This fixture provides very repeatable results. One safety problem with the jig as described is that the slot cutter is completely exposed, since the router is used upside down. I recommend installing a guard to protect yourself from contact with the cutter.
Kral is offline  
Reply

Quick Reply
Message:
Options

Register Now



In order to be able to post messages on the Woodworking Talk - Woodworkers Forum forums, you must first register.
Please enter your desired user name, your email address and other required details in the form below.

User Name:
Password
Please enter a password for your user account. Note that passwords are case-sensitive.

Password:


Confirm Password:
Email Address
Please enter a valid email address for yourself.

Email Address:
OR

Log-in









Human Verification

In order to verify that you are a human and not a spam bot, please enter the answer into the following box below based on the instructions contained in the graphic.



Thread Tools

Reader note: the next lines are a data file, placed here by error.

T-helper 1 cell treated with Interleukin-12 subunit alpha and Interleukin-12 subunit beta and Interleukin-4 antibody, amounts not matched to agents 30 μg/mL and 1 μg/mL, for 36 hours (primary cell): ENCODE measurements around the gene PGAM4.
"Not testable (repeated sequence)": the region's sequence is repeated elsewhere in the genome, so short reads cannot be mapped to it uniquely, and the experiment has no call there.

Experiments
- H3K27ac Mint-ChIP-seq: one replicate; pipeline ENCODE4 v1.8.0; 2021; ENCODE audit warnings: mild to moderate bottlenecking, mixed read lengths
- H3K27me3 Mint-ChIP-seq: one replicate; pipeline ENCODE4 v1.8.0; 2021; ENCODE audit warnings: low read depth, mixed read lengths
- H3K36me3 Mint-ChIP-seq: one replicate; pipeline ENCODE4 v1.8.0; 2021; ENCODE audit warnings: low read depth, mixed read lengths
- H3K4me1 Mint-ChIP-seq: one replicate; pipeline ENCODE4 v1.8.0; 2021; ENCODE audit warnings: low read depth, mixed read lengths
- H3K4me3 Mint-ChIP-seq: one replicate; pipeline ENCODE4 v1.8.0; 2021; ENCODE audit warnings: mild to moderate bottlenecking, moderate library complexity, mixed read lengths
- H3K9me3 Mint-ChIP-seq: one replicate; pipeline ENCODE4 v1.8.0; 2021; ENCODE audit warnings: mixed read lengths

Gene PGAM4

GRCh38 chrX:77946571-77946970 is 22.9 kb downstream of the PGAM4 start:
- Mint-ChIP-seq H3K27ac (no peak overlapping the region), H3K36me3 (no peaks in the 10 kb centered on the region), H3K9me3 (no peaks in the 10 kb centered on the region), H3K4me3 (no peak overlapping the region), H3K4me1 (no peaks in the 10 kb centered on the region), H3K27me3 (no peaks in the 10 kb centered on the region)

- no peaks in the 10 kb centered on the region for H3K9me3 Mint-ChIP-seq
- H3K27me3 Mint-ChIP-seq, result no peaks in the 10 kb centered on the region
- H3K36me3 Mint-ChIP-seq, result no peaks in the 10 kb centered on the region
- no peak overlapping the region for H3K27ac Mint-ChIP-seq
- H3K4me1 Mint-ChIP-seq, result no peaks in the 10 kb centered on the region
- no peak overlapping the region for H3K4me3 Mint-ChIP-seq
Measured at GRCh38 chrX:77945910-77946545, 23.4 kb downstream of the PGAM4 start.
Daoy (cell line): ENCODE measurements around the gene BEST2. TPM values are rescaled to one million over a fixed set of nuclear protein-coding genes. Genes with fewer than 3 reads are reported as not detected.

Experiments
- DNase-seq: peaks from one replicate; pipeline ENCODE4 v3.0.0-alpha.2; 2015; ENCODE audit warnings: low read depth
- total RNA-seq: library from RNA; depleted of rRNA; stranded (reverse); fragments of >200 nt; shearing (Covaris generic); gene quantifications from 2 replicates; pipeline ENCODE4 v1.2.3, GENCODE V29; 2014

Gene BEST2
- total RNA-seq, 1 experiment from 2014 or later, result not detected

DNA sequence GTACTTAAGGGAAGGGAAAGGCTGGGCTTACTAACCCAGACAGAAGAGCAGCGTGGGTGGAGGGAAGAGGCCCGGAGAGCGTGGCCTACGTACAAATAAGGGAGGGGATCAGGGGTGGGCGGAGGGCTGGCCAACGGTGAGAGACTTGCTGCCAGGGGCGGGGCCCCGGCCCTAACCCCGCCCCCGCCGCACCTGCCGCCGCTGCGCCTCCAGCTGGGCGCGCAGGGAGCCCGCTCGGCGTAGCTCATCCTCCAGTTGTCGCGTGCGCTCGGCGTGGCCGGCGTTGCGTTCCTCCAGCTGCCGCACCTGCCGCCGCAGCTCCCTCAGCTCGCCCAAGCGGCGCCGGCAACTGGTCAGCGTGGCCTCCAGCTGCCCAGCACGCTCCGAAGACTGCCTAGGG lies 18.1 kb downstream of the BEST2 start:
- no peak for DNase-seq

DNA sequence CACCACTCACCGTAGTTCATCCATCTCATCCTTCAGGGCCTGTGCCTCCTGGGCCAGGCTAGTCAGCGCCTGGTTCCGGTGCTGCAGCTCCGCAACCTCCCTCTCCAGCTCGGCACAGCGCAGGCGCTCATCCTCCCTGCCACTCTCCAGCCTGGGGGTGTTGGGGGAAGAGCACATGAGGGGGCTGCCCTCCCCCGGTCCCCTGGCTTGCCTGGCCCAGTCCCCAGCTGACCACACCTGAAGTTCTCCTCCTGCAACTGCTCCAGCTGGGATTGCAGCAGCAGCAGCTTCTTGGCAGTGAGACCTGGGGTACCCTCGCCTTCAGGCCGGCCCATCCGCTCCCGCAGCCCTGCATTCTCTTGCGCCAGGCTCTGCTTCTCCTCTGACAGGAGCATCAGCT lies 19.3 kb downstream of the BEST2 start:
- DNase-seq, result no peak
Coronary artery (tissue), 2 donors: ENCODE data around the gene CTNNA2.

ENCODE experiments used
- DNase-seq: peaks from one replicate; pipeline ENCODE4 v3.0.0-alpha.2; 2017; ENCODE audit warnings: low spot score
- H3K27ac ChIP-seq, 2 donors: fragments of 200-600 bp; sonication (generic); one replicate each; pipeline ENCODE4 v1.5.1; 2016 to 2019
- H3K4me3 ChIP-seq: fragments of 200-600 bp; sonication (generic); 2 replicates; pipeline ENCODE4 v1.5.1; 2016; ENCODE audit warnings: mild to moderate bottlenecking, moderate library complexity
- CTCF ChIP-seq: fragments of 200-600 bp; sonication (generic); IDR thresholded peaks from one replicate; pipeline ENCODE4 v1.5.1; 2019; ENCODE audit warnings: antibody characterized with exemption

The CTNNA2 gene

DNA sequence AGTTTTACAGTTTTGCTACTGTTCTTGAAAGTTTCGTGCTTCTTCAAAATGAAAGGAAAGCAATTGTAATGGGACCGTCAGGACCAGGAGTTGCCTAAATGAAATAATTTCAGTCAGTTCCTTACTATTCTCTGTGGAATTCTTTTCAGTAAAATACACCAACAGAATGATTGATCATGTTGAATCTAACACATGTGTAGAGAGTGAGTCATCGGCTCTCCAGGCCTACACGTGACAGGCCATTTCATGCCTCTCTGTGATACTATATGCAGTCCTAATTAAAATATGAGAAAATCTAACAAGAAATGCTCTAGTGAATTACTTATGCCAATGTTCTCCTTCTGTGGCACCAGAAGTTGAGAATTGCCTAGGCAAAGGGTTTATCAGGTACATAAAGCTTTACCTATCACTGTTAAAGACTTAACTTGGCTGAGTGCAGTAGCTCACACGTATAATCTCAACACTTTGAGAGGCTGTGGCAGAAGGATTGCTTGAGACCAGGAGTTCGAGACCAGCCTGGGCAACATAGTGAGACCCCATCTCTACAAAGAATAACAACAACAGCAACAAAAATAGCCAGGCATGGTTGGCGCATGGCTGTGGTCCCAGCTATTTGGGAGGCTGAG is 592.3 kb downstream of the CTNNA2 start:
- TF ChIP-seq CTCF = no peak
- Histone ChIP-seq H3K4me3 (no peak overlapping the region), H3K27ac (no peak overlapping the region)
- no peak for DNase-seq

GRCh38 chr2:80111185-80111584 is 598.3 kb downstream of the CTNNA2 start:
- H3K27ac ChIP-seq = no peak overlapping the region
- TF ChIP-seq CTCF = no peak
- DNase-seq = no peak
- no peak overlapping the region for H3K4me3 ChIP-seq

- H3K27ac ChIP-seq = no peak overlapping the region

Show Printable Version Show Printable Version
Email this Page Email this Page
Display Modes
Linear Mode Linear Mode



Similar Threads
Thread Thread Starter Forum Replies Last Post
Biscuit joiner Itchy Brother Power Tools & Machinery 42 01-04-2010 07:02 PM
Router planer or jointer? thunderbyte Joinery 13 12-14-2008 08:33 PM
Biscuit Joiner Jig? GeorgeC General Woodworking Discussion 8 12-13-2008 10:01 AM
Biscuit Jointer TS3660 General Woodworking Discussion 25 08-21-2008 11:35 PM
Biscuit Joints johnjohn Joinery 17 05-03-2007 05:22 PM

Posting Rules  
You may post new threads
You may post replies
You may not post attachments
You may not edit your posts

BB code is On
Smilies are On
[IMG] code is On
HTML code is Off
Trackbacks are Off
Pingbacks are Off
Refbacks are Off

 
For the best viewing experience please update your browser to Google Chrome